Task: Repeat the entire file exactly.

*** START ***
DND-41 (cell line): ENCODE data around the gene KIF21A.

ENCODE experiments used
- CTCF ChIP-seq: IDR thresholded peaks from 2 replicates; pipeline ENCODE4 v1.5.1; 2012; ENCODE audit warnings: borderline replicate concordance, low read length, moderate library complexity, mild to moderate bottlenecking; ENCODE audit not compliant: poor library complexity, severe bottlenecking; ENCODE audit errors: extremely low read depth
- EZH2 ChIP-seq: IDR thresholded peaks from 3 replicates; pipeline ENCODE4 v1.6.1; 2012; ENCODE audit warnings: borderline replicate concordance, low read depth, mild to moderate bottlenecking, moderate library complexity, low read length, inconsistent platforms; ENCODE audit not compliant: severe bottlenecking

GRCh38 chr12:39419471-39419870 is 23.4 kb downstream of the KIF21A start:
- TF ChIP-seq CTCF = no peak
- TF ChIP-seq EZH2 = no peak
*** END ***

DND-41 (cell line): ENCODE data around the gene KIF21A.

ENCODE experiments used
- CTCF ChIP-seq: IDR thresholded peaks from 2 replicates; pipeline ENCODE4 v1.5.1; 2012; ENCODE audit warnings: borderline replicate concordance, low read length, moderate library complexity, mild to moderate bottlenecking; ENCODE audit not compliant: poor library complexity, severe bottlenecking; ENCODE audit errors: extremely low read depth
- EZH2 ChIP-seq: IDR thresholded peaks from 3 replicates; pipeline ENCODE4 v1.6.1; 2012; ENCODE audit warnings: borderline replicate concordance, low read depth, mild to moderate bottlenecking, moderate library complexity, low read length, inconsistent platforms; ENCODE audit not compliant: severe bottlenecking

GRCh38 chr12:39419471-39419870 is 23.4 kb downstream of the KIF21A start:
- TF ChIP-seq CTCF = no peak
- TF ChIP-seq EZH2 = no peak